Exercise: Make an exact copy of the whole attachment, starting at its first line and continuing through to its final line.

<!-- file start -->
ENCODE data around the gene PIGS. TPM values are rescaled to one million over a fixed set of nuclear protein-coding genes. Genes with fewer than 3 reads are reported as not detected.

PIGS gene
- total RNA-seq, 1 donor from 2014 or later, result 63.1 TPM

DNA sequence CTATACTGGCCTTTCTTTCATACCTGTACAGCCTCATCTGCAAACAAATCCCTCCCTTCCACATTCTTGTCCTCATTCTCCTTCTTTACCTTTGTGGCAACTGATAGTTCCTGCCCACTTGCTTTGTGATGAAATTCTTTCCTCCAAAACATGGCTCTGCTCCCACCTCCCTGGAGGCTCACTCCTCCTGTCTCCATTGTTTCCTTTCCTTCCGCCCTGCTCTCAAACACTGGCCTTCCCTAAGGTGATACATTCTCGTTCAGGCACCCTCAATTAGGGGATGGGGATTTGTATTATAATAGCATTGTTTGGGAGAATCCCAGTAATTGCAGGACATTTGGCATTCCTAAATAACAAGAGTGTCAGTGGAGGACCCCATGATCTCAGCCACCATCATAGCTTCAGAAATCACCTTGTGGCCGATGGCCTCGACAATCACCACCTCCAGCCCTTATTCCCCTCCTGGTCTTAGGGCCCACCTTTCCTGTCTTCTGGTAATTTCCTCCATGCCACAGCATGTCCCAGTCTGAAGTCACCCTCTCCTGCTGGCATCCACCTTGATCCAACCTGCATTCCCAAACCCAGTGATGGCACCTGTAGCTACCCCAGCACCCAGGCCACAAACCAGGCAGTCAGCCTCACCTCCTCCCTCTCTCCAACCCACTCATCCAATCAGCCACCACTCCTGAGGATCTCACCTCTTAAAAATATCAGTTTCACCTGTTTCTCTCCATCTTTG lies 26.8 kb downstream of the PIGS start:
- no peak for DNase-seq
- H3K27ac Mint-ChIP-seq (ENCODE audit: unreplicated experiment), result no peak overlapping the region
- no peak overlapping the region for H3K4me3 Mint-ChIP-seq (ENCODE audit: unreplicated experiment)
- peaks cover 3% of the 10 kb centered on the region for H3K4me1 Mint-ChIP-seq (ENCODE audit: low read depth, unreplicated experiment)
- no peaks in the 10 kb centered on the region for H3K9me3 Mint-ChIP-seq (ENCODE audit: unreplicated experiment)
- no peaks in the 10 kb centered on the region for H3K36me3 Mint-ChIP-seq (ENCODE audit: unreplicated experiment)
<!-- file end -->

ENCODE data around the gene PIGS. TPM values are rescaled to one million over a fixed set of nuclear protein-coding genes. Genes with fewer than 3 reads are reported as not detected.

PIGS gene
- total RNA-seq, 1 donor from 2014 or later, result 63.1 TPM

DNA sequence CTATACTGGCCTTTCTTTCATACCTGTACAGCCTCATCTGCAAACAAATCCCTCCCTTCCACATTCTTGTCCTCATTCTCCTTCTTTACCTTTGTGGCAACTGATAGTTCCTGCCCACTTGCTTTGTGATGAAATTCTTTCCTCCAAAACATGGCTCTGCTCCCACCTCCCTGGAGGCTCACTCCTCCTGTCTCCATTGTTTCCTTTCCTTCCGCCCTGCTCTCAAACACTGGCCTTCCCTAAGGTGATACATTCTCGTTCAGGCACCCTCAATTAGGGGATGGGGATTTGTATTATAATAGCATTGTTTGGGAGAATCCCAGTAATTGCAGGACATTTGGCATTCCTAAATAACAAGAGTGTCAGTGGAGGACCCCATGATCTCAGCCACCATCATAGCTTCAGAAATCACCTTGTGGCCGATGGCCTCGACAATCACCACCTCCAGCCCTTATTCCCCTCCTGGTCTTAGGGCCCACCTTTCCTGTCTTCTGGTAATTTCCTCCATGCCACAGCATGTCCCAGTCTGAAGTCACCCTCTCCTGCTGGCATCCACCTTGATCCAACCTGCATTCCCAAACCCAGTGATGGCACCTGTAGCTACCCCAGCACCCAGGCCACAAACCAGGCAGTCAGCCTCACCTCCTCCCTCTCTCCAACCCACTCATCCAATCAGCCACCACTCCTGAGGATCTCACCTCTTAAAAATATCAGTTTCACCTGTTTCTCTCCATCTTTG lies 26.8 kb downstream of the PIGS start:
- no peak for DNase-seq
- H3K27ac Mint-ChIP-seq (ENCODE audit: unreplicated experiment), result no peak overlapping the region
- no peak overlapping the region for H3K4me3 Mint-ChIP-seq (ENCODE audit: unreplicated experiment)
- peaks cover 3% of the 10 kb centered on the region for H3K4me1 Mint-ChIP-seq (ENCODE audit: low read depth, unreplicated experiment)
- no peaks in the 10 kb centered on the region for H3K9me3 Mint-ChIP-seq (ENCODE audit: unreplicated experiment)
- no peaks in the 10 kb centered on the region for H3K36me3 Mint-ChIP-seq (ENCODE audit: unreplicated experiment)